A stewardess was called to clear up the dilemma of whose seat it was, but anybody who flies on airplanes with any regularity knows who won. If there are two people with the same seat assignment, the butt in the seat has the right of way.

But not without Watkins going ballistic. "I stared him down with rage," she writes, "tell him that I do not want to hear his liberal apologies … In no uncertain terms I let him know that he had an opportunity to not be complicit with the racism and sexism that is so all-pervasive in this society" by voluntarily giving up his cushy seat in first class to her black friend now condemned to the cramped conditions of coach.

I guess I'm just hard-hearted Hannah, but somehow I'm not weeping for Watkins here. I can remember the insanity that began to grip me in the midst of the whirlwind of publicity around Black Macho when, all of sudden, it became desperately important to me whether or not I traveled first class or coach. I am quite familiar with this illness. I call it first-class-itis, or, more simply, celebrity-itis. Given the symptoms, you shouldn't be surprised at all that there is no hint in Watkins's narrative of the seemingly obvious antibourgeois alternative of joining her friend, in solidarity, in coach.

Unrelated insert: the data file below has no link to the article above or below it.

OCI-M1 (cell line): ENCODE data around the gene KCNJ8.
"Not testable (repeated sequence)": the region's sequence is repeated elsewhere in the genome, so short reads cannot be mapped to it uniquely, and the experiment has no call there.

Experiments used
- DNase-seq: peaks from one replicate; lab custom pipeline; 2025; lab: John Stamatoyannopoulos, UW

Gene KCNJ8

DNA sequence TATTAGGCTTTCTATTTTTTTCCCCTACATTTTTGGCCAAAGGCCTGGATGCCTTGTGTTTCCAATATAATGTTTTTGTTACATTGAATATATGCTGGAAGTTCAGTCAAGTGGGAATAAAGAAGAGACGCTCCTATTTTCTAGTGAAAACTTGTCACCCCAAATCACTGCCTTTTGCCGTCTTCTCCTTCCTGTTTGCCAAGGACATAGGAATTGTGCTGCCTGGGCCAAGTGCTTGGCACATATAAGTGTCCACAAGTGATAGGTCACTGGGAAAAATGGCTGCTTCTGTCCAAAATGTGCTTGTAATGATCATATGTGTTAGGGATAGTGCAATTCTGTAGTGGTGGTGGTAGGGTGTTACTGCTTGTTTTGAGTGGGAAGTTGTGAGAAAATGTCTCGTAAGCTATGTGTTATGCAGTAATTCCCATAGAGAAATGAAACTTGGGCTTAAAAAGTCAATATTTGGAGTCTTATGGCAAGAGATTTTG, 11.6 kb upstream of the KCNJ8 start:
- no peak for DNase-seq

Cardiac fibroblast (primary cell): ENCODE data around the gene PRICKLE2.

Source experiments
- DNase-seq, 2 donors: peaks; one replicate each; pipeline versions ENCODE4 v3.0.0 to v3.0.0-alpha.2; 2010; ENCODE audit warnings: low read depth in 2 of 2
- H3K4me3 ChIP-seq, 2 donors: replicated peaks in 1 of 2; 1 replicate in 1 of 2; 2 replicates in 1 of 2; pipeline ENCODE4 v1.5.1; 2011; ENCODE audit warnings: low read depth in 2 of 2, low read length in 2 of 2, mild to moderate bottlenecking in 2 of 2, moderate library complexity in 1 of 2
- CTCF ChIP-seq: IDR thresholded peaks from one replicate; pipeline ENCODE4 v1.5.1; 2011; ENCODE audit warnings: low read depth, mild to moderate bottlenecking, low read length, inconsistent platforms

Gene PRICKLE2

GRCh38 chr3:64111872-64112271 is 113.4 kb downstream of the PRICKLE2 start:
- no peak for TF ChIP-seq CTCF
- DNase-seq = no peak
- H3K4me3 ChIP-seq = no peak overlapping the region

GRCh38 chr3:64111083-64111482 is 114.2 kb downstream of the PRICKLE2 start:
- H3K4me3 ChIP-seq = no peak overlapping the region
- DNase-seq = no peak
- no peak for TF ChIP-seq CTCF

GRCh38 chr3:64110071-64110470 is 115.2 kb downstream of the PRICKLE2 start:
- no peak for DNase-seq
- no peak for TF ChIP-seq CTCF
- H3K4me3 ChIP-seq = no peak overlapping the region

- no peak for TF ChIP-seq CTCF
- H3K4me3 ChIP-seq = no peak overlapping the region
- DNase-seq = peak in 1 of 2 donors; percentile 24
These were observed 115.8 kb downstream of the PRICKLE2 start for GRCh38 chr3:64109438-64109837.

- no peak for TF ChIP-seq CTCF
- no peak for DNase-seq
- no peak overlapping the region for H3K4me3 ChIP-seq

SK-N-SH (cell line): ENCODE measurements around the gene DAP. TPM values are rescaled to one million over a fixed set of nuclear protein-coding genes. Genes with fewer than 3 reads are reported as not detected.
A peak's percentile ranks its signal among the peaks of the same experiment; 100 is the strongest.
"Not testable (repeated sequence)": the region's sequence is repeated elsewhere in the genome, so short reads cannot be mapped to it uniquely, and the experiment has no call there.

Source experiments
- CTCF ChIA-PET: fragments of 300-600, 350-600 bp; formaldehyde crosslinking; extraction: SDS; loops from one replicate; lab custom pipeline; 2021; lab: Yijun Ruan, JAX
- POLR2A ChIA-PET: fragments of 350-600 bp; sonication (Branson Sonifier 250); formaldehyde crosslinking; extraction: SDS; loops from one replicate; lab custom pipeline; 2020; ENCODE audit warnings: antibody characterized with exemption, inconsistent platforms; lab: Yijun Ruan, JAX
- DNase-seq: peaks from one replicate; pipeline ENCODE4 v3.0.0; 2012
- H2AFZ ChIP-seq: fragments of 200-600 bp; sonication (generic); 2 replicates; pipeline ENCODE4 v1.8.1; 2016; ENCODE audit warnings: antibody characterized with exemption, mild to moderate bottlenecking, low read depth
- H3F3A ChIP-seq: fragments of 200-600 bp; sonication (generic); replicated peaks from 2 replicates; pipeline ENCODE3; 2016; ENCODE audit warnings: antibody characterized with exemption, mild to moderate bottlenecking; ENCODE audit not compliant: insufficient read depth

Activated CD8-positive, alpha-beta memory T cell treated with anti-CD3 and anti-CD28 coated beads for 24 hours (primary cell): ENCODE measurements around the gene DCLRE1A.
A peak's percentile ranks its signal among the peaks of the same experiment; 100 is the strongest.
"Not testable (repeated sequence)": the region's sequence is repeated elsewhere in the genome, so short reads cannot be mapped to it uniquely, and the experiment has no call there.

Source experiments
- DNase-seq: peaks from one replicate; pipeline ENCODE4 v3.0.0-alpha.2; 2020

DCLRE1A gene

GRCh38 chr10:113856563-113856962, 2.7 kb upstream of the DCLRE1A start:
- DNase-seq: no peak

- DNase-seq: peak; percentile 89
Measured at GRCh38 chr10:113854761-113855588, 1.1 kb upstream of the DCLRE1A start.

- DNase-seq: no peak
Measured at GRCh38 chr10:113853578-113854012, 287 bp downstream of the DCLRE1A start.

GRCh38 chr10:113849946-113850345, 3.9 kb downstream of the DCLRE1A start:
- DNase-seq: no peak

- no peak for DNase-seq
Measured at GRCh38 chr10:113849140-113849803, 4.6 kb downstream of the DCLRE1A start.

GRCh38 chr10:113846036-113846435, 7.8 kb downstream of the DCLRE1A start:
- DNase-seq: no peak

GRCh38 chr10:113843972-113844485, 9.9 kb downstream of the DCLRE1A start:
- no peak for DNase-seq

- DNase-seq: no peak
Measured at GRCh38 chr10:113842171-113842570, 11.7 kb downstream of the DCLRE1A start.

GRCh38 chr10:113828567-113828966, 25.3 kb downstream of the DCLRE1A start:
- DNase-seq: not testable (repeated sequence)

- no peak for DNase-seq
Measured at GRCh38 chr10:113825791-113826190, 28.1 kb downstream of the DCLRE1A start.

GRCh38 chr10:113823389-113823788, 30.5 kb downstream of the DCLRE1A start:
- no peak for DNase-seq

Black feminist intellectuals generally kowtow to hooks and dutifully quote her numerous books, but they don't like her and they don't trust her. She doesn't represent the views of black feminist academics (most of whom she would dismiss, in any case, as privileged members of the bourgeois academic elite), and yet we go on mumbling under our breath.

Released in her last books from the rigor of the South End Press collective—where editorial decisions are made jointly—what was once merely typically bad leftist writing has become self-indulgent and undigested drivel that careens madly from outrageous self-pity, poetic and elliptical, to playful exhibitionism, to dogmatic righteous sermonizing. Sometimes as I read some of this stuff, I can't believe that I am reading what I'm reading.

For instance, in Outlaw Culture hooks sets an Esquire reporter straight about the notion that the women's movement was prudish in the '70s. "We had all girl parties, grownup sleepovers," she told him. "We slept together. We had sex. We did it with girls and boys. We did it across race, class, nationality. We did it in groups. We watched each other doing it."